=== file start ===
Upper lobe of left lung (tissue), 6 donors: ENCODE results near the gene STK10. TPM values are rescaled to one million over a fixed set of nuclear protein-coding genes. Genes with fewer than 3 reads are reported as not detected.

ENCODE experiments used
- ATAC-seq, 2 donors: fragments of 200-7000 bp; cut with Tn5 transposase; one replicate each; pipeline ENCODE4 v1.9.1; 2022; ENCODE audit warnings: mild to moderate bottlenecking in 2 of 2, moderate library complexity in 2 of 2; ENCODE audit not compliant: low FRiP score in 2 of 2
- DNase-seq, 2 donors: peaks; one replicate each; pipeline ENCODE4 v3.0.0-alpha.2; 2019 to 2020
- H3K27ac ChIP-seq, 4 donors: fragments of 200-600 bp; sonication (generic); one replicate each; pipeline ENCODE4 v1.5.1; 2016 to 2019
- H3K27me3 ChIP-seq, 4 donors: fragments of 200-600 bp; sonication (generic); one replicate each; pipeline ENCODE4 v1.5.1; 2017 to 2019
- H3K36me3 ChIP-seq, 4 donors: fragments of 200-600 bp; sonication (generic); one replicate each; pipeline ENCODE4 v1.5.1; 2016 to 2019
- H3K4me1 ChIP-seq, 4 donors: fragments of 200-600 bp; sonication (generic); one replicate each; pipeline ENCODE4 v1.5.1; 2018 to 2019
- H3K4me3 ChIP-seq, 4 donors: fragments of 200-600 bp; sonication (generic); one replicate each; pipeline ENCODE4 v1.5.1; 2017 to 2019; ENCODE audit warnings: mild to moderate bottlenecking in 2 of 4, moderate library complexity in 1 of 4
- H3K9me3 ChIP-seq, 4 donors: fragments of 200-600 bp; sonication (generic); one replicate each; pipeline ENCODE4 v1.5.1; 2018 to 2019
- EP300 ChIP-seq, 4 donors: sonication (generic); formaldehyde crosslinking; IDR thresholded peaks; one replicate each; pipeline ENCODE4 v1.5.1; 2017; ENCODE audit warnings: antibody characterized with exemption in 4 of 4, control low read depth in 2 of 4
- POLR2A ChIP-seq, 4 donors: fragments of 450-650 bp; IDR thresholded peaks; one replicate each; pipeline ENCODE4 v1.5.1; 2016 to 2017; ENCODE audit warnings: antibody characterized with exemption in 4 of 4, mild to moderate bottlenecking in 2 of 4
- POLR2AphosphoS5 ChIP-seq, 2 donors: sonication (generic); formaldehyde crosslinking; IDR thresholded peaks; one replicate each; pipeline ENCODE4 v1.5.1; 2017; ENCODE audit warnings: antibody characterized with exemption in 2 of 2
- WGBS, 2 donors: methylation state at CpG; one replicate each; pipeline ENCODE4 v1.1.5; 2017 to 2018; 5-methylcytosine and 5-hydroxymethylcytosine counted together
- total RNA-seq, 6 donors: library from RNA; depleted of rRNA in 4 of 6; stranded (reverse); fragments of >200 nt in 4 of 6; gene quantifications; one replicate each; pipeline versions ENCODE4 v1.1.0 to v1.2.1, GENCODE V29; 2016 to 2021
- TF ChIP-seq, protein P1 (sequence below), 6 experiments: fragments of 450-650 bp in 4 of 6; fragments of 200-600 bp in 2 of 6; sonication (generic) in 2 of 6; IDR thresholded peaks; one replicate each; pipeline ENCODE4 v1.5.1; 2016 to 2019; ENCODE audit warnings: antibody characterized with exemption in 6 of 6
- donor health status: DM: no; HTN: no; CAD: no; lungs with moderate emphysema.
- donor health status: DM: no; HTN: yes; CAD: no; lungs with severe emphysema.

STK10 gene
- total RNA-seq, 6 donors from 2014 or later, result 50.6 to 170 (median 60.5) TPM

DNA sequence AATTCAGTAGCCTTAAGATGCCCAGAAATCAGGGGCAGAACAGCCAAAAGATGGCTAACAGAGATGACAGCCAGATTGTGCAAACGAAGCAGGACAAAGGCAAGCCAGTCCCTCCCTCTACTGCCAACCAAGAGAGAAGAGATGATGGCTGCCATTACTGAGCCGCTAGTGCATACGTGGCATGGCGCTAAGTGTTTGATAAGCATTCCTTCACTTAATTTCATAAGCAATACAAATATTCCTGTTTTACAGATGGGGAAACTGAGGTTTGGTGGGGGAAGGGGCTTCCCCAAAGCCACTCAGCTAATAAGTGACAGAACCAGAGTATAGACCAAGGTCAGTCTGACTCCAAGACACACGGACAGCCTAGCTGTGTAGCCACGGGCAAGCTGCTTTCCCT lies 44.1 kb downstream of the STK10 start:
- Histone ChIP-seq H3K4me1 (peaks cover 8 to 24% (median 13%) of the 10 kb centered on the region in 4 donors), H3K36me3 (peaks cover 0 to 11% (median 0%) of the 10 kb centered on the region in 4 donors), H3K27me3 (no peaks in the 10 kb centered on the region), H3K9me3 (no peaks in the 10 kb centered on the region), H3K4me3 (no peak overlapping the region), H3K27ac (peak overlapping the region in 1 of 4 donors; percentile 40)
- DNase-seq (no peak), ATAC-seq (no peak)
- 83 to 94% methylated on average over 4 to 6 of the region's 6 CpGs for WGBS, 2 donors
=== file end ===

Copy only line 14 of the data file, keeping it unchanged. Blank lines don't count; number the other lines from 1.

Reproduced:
- WGBS, 2 donors: methylation state at CpG; one replicate each; pipeline ENCODE4 v1.1.5; 2017 to 2018; 5-methylcytosine and 5-hydroxymethylcytosine counted together